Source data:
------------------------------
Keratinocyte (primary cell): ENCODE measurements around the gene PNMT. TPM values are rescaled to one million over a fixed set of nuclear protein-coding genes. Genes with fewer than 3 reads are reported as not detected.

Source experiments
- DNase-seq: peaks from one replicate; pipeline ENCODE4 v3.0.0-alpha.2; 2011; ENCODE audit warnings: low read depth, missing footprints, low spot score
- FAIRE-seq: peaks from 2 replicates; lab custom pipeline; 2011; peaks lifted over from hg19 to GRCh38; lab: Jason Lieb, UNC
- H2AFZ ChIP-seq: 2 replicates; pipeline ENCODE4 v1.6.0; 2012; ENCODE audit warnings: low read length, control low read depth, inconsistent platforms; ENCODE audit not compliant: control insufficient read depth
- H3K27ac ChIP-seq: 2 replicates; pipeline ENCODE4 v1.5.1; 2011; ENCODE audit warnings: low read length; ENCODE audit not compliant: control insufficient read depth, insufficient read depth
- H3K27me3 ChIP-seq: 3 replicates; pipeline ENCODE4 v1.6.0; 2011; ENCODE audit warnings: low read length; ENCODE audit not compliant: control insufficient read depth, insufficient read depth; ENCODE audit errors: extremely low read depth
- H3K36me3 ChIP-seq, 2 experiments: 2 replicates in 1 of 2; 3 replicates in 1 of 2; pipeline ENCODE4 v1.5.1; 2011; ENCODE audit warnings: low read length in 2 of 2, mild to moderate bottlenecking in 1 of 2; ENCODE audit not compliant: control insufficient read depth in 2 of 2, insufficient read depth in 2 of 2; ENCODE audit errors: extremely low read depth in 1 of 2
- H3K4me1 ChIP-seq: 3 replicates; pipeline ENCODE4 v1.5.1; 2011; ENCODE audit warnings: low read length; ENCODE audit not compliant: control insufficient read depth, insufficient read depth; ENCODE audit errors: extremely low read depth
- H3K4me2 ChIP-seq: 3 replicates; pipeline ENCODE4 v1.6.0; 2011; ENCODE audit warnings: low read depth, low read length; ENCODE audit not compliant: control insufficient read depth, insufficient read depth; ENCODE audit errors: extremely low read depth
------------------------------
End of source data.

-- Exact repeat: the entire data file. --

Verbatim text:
Keratinocyte (primary cell): ENCODE measurements around the gene PNMT. TPM values are rescaled to one million over a fixed set of nuclear protein-coding genes. Genes with fewer than 3 reads are reported as not detected.

Source experiments
- DNase-seq: peaks from one replicate; pipeline ENCODE4 v3.0.0-alpha.2; 2011; ENCODE audit warnings: low read depth, missing footprints, low spot score
- FAIRE-seq: peaks from 2 replicates; lab custom pipeline; 2011; peaks lifted over from hg19 to GRCh38; lab: Jason Lieb, UNC
- H2AFZ ChIP-seq: 2 replicates; pipeline ENCODE4 v1.6.0; 2012; ENCODE audit warnings: low read length, control low read depth, inconsistent platforms; ENCODE audit not compliant: control insufficient read depth
- H3K27ac ChIP-seq: 2 replicates; pipeline ENCODE4 v1.5.1; 2011; ENCODE audit warnings: low read length; ENCODE audit not compliant: control insufficient read depth, insufficient read depth
- H3K27me3 ChIP-seq: 3 replicates; pipeline ENCODE4 v1.6.0; 2011; ENCODE audit warnings: low read length; ENCODE audit not compliant: control insufficient read depth, insufficient read depth; ENCODE audit errors: extremely low read depth
- H3K36me3 ChIP-seq, 2 experiments: 2 replicates in 1 of 2; 3 replicates in 1 of 2; pipeline ENCODE4 v1.5.1; 2011; ENCODE audit warnings: low read length in 2 of 2, mild to moderate bottlenecking in 1 of 2; ENCODE audit not compliant: control insufficient read depth in 2 of 2, insufficient read depth in 2 of 2; ENCODE audit errors: extremely low read depth in 1 of 2
- H3K4me1 ChIP-seq: 3 replicates; pipeline ENCODE4 v1.5.1; 2011; ENCODE audit warnings: low read length; ENCODE audit not compliant: control insufficient read depth, insufficient read depth; ENCODE audit errors: extremely low read depth
- H3K4me2 ChIP-seq: 3 replicates; pipeline ENCODE4 v1.6.0; 2011; ENCODE audit warnings: low read depth, low read length; ENCODE audit not compliant: control insufficient read depth, insufficient read depth; ENCODE audit errors: extremely low read depth